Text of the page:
Healthcare Business News

Regional News/South: Struggling SunLink planning to dump at least two of its hospitals, and other news

By Modern Healthcare
Posted: February 9, 2013 - 12:01 am ET

ATLANTA—SunLink Health Systems is planning to delist its shares and sell underperforming facilities. All four of its hospitals are currently underperforming and it has hired advisers to evaluate the sale of at least two of them, the system said in a news release. SunLink's hospitals are 31-bed Callaway Community Hospital, Fulton, Mo.; 49-bed Chestatee Regional Hospital, Dahlonega, Ga.; 150-bed North Georgia Medical Center, Ellijay; and 61-bed Trace Regional Hospital, Houston, Miss. The company said it would use the proceeds of the sales to fund its working capital needs, noting that it has been unable to raise sufficient capital in the debt or equity markets on “acceptable terms.” SunLink last year sold two of its hospitals—Dexter (Mo.) Hospital and Memorial Hospital of Adel (Ga.)—to help pay down debt. The company reported a net loss of $1.42 million for the first quarter of its fiscal 2013 and has reported a net loss in four of its past five quarters. Although it finished fiscal 2012 in the black, the company recorded a 5% decrease in consolidated net revenue compared with the previous year. SunLink said in its news release that it plans to pay cash to buy up outstanding shares from holders of 99 or fewer shares; it is offering $1.50 per share plus a $100 bonus upon completion of the tender offer. The company, which has a market capitalization of $10.8 million, needs to reduce its shareholders to fewer than 300 in order to delist.

—Beth Kutscher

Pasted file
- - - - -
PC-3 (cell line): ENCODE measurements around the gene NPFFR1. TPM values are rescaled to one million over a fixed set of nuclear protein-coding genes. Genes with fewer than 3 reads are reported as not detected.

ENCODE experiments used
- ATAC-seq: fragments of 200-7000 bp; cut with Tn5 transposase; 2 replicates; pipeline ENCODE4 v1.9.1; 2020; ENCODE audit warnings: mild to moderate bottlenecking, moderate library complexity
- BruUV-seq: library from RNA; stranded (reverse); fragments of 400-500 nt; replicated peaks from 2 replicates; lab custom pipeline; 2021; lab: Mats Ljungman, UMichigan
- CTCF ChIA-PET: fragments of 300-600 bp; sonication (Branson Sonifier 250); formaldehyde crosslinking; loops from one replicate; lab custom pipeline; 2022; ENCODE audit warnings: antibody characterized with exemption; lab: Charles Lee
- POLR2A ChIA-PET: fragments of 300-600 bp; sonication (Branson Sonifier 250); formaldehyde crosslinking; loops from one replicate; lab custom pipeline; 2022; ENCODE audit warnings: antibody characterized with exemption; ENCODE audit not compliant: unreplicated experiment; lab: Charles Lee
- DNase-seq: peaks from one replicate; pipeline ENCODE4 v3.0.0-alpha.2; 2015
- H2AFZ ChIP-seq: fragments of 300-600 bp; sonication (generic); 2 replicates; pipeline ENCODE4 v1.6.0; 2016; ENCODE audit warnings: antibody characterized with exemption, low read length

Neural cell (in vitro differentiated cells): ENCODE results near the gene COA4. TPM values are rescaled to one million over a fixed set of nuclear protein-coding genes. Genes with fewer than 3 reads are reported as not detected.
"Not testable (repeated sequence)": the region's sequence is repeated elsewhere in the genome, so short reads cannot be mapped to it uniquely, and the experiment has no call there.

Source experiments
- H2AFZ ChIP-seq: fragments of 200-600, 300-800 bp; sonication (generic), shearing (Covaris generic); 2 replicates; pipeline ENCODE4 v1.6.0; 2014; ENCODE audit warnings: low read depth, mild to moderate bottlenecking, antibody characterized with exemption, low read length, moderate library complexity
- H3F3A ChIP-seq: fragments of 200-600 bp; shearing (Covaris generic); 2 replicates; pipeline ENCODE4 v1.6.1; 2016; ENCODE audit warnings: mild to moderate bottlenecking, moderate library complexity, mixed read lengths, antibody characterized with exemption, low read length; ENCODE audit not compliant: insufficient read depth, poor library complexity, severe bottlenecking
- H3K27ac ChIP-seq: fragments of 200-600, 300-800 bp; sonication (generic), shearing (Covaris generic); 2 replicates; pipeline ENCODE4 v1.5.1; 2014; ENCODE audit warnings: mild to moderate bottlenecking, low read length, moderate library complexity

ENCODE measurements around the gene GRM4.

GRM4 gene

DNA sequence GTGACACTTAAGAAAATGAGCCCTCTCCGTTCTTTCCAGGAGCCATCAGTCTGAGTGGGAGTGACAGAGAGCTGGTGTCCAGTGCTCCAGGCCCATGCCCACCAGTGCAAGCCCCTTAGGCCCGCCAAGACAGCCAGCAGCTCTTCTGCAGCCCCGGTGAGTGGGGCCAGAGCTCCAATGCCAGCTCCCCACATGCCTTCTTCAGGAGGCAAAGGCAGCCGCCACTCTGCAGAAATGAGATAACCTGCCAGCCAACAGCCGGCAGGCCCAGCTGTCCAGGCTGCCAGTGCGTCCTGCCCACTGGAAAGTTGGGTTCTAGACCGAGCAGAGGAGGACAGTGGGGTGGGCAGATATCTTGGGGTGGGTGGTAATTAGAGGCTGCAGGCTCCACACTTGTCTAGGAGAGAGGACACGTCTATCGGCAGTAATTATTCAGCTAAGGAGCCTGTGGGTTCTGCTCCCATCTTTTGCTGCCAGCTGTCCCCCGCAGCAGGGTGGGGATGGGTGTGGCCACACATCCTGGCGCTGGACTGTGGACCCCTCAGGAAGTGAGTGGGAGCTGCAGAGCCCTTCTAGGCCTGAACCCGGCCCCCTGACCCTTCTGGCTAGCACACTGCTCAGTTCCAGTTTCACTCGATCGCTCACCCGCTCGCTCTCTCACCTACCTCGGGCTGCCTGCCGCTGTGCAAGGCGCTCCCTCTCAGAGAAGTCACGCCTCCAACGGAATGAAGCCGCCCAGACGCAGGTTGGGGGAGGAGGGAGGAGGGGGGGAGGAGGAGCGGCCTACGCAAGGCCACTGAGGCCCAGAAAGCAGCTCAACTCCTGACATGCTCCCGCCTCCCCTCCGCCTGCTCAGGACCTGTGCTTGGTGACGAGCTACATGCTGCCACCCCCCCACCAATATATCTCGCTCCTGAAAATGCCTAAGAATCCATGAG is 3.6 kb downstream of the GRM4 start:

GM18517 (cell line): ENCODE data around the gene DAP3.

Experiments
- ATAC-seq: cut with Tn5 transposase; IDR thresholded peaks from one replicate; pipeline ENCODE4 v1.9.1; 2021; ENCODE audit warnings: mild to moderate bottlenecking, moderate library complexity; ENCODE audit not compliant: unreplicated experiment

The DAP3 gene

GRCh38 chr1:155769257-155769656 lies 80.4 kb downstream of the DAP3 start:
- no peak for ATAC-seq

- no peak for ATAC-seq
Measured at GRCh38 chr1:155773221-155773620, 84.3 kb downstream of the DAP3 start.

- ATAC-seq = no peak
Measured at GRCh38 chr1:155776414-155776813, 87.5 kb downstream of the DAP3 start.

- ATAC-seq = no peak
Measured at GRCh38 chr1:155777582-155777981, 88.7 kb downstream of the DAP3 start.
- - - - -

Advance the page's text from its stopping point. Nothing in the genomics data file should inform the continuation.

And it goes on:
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MEMPHIS, Tenn.—Acadia Healthcare Co., Franklin, Tenn., is further expanding its portfolio with a second acquisition this year. The publicly traded behavioral healthcare company, which has seen its share price double during the past 12 months, said it has purchased 170-bed Delta Medical Center, Memphis, which offers psychiatric and general acute-care services. Terms were not disclosed. In a news release, Acadia Chairman and CEO Joey Jacobs said the deal “gives us the opportunity to treat acute inpatient psychiatric patients with medical complications.” While many of Delta's beds are for acute inpatient psychiatric patients, the medical center also offers services such as cardiology, hyperbaric wound care, sleep studies, surgery and an emergency department. Acadia forged its first deal last month with a not-for-profit organization, acquiring a psychiatric hospital from South Georgia Medical Center, Valdosta. Kevin Campbell, a managing director at Avondale Partners, said in a note to clients that the two acquisitions show Acadia's willingness to pursue deals that move beyond its traditional interest in for-profit, acute inpatient psychiatric facilities and residential treatment centers. He said Delta generated between $30 million and $50 million in total revenue for its fiscal 2012, which ended in March, and posted an operating loss of $2 million.

—Beth Kutscher

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